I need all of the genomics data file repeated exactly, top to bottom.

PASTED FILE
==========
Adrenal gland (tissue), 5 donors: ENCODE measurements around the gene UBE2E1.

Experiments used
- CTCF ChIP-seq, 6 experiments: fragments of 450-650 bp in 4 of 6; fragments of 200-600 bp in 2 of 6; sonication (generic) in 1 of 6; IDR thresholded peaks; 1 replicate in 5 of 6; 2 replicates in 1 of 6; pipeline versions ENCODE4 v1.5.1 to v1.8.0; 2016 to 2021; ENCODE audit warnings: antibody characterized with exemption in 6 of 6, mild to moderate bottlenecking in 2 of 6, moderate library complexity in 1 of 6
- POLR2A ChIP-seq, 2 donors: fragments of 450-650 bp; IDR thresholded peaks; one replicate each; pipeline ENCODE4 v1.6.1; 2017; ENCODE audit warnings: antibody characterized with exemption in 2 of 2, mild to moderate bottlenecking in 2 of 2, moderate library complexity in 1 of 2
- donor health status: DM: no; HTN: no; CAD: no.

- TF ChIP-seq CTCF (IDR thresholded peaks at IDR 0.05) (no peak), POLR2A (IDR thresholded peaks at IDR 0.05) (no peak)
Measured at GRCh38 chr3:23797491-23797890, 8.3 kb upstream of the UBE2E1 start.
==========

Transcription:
Adrenal gland (tissue), 5 donors: ENCODE measurements around the gene UBE2E1.

Experiments used
- CTCF ChIP-seq, 6 experiments: fragments of 450-650 bp in 4 of 6; fragments of 200-600 bp in 2 of 6; sonication (generic) in 1 of 6; IDR thresholded peaks; 1 replicate in 5 of 6; 2 replicates in 1 of 6; pipeline versions ENCODE4 v1.5.1 to v1.8.0; 2016 to 2021; ENCODE audit warnings: antibody characterized with exemption in 6 of 6, mild to moderate bottlenecking in 2 of 6, moderate library complexity in 1 of 6
- POLR2A ChIP-seq, 2 donors: fragments of 450-650 bp; IDR thresholded peaks; one replicate each; pipeline ENCODE4 v1.6.1; 2017; ENCODE audit warnings: antibody characterized with exemption in 2 of 2, mild to moderate bottlenecking in 2 of 2, moderate library complexity in 1 of 2
- donor health status: DM: no; HTN: no; CAD: no.

- TF ChIP-seq CTCF (IDR thresholded peaks at IDR 0.05) (no peak), POLR2A (IDR thresholded peaks at IDR 0.05) (no peak)
Measured at GRCh38 chr3:23797491-23797890, 8.3 kb upstream of the UBE2E1 start.